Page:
ADs THAT STUCK
Ho ho ho School time, Action ka School time;
Classroom, homework, punishment, lecture;
Good…good morning teacher!
Fighting, freshing, masti, P.T.;
Baji bell aur ho gayi chhutti;
Ho ho ho School time, Action ka School time!
As soon as we set eyes on the above lines, instead of reading, we sing them in a familiar tune, reminiscent of our childhood days. Everyone aged 20+ remember, recall and relive the simpler days gone by on watching or hearing these words. They, like family photographs and videos, evoke nostalgia of the childhoods spent singing them in engaging rhythms and tunes. These words and the associated tunes, music, products et al have left an indelible impression on our mind. They are interesting works of simple creative endeavour – Advertisements, and have stayed on as reminiscences.
Prof. Philip Kotler, considered as the Father of Marketing Management, says “Advertising is any paid form of non-personal presentation & promotion of ideas, goods or services by an identified sponsor.” In simpler terms, the Oxford Advanced Learner’s Dictionary explains advertisement as “a notice, picture or film/movie telling people about a product, job or service; an example of something that shows its good qualities…” The advertisements of the 20th century had all the characteristics of a successful ad – told people about the product while simultaneously showing its good qualities.
While the ads of our parents’ era (50s to 70s), of the 80s and early 90s have come along us into the 21st century riding on simple advertising principles, the story today is completely different. In the present dynamic, globalised and highly competitive market, consumers are faced with numerous products and infinite ads. But, most of those advertisements fail to leave a lasting memory due to many reasons – high competition in every product category, sheer number of ads, consumers’ short attention span, increase in communication mediums, etc. This requires marketers and advertisers to come up with new ideas everyday, change the advertisement copy and thus force the earlier ones to move out of consumers’ minds.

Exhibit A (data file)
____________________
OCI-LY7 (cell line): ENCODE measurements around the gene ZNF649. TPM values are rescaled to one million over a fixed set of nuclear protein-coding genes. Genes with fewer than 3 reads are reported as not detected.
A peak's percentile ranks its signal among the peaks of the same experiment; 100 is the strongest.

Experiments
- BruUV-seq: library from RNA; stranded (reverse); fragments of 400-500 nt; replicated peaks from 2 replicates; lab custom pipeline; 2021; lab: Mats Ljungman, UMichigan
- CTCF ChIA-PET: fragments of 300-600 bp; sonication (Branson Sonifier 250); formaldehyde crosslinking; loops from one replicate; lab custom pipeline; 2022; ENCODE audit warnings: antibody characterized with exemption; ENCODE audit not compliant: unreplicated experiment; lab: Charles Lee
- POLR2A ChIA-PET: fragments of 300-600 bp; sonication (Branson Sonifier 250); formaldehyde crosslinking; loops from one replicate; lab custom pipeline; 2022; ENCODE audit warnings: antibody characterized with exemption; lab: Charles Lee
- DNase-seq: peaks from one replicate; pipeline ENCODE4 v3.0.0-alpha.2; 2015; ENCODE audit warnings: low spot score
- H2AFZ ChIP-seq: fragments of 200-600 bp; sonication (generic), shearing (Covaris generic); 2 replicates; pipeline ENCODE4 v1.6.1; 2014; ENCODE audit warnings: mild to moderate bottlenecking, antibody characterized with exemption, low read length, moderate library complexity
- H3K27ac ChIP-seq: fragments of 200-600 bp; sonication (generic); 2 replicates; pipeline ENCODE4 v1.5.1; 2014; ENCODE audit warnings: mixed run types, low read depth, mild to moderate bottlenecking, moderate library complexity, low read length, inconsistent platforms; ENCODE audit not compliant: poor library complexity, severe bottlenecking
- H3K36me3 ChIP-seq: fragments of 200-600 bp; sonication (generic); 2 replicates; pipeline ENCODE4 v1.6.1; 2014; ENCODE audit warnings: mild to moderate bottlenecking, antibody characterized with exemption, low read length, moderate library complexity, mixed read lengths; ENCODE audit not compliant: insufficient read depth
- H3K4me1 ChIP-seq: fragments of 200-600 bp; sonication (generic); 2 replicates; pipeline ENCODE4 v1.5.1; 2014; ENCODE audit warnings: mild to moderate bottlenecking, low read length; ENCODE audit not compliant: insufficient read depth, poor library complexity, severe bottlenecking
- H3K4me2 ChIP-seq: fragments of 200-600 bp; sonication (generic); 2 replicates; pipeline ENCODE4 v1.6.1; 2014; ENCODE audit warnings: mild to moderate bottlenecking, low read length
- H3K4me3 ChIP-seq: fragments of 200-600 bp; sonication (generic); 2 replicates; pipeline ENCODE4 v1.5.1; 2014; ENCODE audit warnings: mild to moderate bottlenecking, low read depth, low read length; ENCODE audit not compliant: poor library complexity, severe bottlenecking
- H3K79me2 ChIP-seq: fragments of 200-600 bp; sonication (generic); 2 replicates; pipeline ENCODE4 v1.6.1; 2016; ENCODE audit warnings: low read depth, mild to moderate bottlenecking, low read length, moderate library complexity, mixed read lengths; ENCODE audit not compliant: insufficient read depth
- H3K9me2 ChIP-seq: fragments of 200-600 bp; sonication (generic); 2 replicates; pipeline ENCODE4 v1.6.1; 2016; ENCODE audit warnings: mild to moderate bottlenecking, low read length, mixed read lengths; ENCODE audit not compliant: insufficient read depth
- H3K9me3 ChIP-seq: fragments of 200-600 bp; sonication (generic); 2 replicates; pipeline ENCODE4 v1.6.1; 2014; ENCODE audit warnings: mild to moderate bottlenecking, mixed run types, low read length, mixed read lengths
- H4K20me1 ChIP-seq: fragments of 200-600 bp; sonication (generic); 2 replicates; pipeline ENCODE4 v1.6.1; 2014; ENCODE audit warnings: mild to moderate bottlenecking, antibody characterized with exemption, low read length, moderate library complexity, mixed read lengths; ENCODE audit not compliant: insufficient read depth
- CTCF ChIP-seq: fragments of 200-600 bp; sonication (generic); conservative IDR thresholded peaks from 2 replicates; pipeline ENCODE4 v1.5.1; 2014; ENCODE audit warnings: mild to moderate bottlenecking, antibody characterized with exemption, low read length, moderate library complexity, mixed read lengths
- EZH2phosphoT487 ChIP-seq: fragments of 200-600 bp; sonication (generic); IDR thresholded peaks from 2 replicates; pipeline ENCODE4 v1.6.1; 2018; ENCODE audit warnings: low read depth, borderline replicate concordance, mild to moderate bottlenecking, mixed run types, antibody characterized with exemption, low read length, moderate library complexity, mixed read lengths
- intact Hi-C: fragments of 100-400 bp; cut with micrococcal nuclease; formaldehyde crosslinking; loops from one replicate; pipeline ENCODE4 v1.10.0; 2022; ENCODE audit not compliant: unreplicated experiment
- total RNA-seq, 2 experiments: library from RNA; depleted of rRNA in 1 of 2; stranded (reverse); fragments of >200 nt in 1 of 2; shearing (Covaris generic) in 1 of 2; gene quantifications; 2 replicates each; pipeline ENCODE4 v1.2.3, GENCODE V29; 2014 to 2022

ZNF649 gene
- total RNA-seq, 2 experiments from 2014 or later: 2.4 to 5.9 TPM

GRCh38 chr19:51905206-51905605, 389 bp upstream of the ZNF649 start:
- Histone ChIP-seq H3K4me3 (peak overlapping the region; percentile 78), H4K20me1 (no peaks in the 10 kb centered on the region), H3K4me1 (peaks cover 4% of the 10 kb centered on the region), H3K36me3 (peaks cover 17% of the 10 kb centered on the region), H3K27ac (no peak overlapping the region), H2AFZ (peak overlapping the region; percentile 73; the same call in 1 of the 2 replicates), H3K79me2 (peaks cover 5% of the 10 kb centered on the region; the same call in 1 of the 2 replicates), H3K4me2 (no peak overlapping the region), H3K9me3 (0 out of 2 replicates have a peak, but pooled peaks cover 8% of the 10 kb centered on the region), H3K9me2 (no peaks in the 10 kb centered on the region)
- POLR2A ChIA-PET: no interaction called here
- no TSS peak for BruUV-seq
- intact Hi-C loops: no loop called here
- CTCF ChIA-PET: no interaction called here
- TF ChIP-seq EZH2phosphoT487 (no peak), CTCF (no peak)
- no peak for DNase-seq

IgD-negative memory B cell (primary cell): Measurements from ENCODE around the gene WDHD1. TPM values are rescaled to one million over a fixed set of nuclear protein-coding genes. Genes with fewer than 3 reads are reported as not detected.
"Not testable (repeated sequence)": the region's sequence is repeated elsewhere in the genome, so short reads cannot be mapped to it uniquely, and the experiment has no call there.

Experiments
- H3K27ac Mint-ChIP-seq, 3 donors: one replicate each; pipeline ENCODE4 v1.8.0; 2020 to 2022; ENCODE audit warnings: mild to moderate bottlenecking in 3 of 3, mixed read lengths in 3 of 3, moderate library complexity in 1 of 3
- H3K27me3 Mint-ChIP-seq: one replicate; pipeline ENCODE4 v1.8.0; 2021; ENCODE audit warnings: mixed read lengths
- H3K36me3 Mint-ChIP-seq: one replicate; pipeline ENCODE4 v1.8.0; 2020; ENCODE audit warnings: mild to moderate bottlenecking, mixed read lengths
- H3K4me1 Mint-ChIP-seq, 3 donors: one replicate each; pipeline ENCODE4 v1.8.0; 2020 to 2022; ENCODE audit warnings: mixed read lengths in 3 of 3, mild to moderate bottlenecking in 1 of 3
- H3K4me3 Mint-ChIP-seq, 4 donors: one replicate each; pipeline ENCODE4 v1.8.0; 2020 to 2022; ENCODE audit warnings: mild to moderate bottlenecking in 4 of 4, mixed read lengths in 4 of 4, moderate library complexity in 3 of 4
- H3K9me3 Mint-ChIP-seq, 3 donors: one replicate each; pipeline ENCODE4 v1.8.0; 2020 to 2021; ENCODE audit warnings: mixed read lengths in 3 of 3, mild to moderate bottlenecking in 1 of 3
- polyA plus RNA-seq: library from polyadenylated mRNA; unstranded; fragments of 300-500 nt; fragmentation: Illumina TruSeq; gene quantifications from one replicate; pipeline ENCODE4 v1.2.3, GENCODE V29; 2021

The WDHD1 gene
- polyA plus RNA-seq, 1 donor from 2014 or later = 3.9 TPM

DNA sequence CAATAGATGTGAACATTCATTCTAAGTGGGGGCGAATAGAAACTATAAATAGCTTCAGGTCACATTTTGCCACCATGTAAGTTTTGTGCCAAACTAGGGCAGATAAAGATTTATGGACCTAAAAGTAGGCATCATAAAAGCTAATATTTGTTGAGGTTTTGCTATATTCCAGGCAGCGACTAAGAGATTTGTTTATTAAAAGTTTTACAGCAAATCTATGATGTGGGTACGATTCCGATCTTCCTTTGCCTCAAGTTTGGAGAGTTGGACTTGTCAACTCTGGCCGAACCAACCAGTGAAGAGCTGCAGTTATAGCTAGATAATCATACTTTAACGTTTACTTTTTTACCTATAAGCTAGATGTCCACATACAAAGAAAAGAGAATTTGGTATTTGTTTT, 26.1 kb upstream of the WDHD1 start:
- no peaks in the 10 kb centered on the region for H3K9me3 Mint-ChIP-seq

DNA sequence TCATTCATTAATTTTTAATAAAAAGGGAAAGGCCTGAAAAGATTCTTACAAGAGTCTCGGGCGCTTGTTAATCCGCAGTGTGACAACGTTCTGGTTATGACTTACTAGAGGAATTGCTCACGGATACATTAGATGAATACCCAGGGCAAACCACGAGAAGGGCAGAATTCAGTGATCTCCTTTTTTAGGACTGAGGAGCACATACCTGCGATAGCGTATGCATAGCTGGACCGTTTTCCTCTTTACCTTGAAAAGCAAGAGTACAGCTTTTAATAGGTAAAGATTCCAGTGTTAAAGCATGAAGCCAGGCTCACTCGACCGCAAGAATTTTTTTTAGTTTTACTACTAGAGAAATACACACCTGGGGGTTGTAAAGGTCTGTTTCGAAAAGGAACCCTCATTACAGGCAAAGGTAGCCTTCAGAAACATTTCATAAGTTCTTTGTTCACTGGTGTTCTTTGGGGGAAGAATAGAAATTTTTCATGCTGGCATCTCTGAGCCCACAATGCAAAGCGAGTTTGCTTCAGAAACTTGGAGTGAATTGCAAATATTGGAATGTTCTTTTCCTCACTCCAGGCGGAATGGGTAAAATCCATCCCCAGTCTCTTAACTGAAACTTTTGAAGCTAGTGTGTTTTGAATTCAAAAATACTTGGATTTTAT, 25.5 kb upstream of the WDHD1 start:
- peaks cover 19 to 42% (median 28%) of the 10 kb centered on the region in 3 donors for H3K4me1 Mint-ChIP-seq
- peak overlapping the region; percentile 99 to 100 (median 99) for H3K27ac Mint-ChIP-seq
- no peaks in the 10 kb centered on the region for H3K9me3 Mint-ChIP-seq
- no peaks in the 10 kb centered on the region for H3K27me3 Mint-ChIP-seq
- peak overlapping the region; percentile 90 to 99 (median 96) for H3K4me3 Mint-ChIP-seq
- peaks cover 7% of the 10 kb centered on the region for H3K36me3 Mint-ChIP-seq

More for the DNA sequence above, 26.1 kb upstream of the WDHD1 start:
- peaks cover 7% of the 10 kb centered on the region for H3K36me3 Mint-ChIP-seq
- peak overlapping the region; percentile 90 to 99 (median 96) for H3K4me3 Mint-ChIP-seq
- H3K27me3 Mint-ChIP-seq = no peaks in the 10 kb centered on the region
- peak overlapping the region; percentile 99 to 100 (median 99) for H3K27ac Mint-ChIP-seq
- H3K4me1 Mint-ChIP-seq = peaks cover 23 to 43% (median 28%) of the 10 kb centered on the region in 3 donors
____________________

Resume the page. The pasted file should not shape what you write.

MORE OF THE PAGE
In stark contrast to the current scenario, there were many ads in our childhood that almost everyone had seen, heard and knew about. They were simple in thought but had a visual magnetism in them which established an image. Many of us still remember legendary artistes late Shammi Kapoor and Ashok Kumar in the Pan Parag, pan masala ad, the only time they shared space onscreen. The Lijjat papad rabbit, of then unknown ventriloquist Ramdas Padhye, with a prominent smile and a papad in hand is another example of ingenuous quality of those ads.
The most important characteristic of the post independence – pre-liberalization ads, and perhaps the major reason people still remember them, were the imaginative and original jingles & tunes. They were intelligent, extremely catchy and to the point. The Action School Time shoes jingle mentioned in the beginning, the Vicks jingle “vicks ki goli lo, khich khich door karo...” and many others are proof of the magic they performed.
An ad campaign that was, rather is, extremely popular and has retained relevance with the changing times is that of AMUL Butter. The “Utterly Butterly delicious…AMUL!” jingle is still heard on televisions and seen in print media. AMUL’s jovial, naughty “Utterly, Butterly…” girl in her polka dotted dress and red & white bow still makes heads turn. The campaign came out in 1967 and has earned a place in the Guinness Book of World Records for being the longest running campaign that hasn’t changed in theme and style. Sylvester daCunha of Advertising & Sales Promotion was given a free hand by Dr. Kurien for the campaign. Sylvester’s wife came up with the jingle and illustration of the chubby AMUL girl was designed by Eustace Fernandes. The ads are thematic, usually featuring the cute girl in a spoof of current affairs with AMUL butter in her hand making...
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